VA Loans! Zero downpayment to $1,000,000

blog veteran

VA loans are one of the benifits our service men and women get as a part of their service to this country. There are great benifits to VA loans!

Lower Rates

ZERO DOWN PAYMENT uo to $1,000,000 Purchase price

Lower Fico Scores – as low as 620

Higher income to debt ratios – A make sense approach to underwriting

If you are a veteran, please give me a call to review a possible VA loan!

 

 

 

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Posted in Equity, Finance, Home Financing, Love, military, Mortgage Rates, Mortgages, Rates, Real Estate, Real Estate Mortgages, Realtors, Retiree, Retirement, Stay at Home, Uncategorized, VA, VA Mortgage, Veteran | Leave a comment

Down Payment as low as 1%

Combine two loan programs for a down payment as low as 1%. Call me so we can discuss if these programs will work for you.

1st Program:

  • Purchase or refinance of owner occupied single family residences / condos and 1-2 unit properties
  • No mortgage insurance requirement
  • 97% LTV / 105% CLTV
  • 30-year fixed rate
  • Maximum loan amount of up to $424,100 for single unit and $543,000 for two units

2nd Program:

  • 3-year fixed term, 0% APR
  • Forgivable second trust deed loan
  • No payment is required
  • Purchase only in conjunction with Grow program loan
  • Minimum loan amount of $3,000
  • Maximum loan amount of up to $8,750 for single unit and $11,200 for two units
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Reverse Mortgages

Home values have been on the rise across the US since 2013. As a result, your home may now be worth much more money than you think, which means you may have more equity in your home. A Home Equity Conversion Mortgage (HECM) can help you turn a portion of your home equity into extra cash. Did you know that low interest rates allow you to get more cash out of your home? With home values up and interest rates low, this is the perfect time to get a HECM reverse mortgage.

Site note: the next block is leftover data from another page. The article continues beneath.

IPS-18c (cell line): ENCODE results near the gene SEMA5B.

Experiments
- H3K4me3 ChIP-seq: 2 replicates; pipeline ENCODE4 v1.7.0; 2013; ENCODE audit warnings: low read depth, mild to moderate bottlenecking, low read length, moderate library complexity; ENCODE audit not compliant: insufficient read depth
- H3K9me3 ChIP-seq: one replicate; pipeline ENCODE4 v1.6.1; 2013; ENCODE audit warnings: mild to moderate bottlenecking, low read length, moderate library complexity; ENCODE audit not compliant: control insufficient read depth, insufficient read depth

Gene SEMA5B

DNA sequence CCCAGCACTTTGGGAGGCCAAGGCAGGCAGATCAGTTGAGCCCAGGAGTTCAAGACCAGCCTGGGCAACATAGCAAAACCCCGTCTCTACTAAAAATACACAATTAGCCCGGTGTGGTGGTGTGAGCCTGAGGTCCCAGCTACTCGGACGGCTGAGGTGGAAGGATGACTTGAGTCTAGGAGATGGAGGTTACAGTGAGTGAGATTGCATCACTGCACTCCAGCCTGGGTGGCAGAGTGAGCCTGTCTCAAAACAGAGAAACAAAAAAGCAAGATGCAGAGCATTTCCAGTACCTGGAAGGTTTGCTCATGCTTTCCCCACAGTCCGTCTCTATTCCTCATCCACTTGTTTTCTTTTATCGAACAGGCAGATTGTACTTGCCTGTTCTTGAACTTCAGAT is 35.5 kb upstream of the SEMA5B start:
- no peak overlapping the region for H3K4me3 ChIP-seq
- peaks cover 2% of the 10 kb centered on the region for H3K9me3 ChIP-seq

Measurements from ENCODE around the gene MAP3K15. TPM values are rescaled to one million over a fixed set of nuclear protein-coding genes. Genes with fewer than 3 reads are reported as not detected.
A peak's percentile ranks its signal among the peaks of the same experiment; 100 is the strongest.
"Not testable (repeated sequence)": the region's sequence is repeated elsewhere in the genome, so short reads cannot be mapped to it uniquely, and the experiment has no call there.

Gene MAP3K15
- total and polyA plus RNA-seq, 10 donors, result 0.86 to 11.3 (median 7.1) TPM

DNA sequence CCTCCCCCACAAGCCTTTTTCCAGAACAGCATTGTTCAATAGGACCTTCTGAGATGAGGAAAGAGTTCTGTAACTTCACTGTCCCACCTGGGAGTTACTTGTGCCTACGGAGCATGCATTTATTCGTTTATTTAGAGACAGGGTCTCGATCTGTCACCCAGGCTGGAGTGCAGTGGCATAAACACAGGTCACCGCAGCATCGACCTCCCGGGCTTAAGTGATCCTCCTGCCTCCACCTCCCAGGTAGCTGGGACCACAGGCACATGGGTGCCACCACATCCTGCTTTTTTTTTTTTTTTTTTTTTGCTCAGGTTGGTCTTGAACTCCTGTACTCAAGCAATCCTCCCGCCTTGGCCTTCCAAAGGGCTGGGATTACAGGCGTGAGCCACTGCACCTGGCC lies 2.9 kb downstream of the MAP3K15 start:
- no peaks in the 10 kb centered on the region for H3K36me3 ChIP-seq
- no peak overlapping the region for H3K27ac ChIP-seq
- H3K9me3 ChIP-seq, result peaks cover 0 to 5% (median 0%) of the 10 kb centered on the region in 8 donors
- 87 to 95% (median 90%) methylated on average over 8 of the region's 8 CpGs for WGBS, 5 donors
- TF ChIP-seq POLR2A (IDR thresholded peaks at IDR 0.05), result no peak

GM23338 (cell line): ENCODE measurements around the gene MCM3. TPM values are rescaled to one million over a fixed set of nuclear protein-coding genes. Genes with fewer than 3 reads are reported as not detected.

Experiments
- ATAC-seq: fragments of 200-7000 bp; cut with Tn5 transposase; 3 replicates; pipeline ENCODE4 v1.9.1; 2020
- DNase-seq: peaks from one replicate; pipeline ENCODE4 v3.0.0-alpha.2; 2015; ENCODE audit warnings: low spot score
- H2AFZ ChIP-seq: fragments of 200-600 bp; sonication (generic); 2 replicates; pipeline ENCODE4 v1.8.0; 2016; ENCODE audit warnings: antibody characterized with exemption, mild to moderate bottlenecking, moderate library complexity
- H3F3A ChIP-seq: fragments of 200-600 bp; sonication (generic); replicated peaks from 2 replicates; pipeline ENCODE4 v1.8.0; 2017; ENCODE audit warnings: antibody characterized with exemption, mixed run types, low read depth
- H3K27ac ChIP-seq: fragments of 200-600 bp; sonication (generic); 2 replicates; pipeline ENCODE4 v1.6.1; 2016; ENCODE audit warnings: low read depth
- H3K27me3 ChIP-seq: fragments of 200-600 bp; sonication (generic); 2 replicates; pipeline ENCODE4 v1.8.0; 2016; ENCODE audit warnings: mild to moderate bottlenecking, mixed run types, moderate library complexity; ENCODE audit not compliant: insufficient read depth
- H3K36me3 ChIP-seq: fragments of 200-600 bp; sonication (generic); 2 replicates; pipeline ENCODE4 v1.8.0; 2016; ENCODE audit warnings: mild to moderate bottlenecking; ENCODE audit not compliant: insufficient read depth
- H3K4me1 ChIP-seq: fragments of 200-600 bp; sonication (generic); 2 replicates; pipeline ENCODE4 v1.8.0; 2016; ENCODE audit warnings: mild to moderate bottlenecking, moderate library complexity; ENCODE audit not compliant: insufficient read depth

With a federally-insured HECM reverse mortgage loan, your existing monthly mortgage payments are eliminated[1] and you may receive tax-free[2] money paid to you in one lump sum, in monthly payments or as a growing stand-by line of credit. The money generally does not affect Social Security, Medicare, or private retirement benefits[3]. You have control and flexibility over how you use your loan proceeds.

Many seniors today are looking for additional cash flow to:

  •  Pay off other loans or debts
  • Cover medical expenses and prescription costs
  • Fund home repairs or modifications
  • Supplement retirement cash flow

I’ve helped many seniors just like you pay off their existing mortgage and enjoy their retirement to the fullest. Call me today at 650-773-0247 to see if a reverse mortgage is right for you!

 

[1] If you qualify and your loan is approved, a HECM must pay off your existing mortgage(s). With a HECM, no monthly mortgage payment is required. Borrowers are responsible for paying property taxes and homeowner’s insurance (which may be substantial). We do not establish an escrow account for disbursements of these payments. Borrowers must also occupy home as primary residence and pay for ongoing maintenance; otherwise the loan becomes due and payable. The loan must be paid off when the last borrower, or eligible non-borrowing surviving spouse, dies, sells the home, permanently moves out, or does not comply with the loan terms. A HECM increases the principal mortgage loan amount and decreases home equity (it is a negative amortization loan).[2] Loan proceeds are paid tax free; consult your tax advisor.[3] Social Security benefits will not be impacted; however other benefits such as Medicaid or supplemental income, like government assistance, may be impacted.These materials are not from HUD or FHA and were not approved by HUD or a government agency.

 

 

Posted in Bond Market, Bond Markets, Elderly, Equity, Finance, Financial News, Home Financing, Mortgage Rates, Mortgages, Rates, Real Estate, Real Estate Mortgages, Retiree, Retirement, Reverse Mortgage, Reverse Mortgagee, Reverse Mortgages, Seniors, Spirituality, Stay at Home, Uncategorized | Tagged , , , , , , , , , , | Leave a comment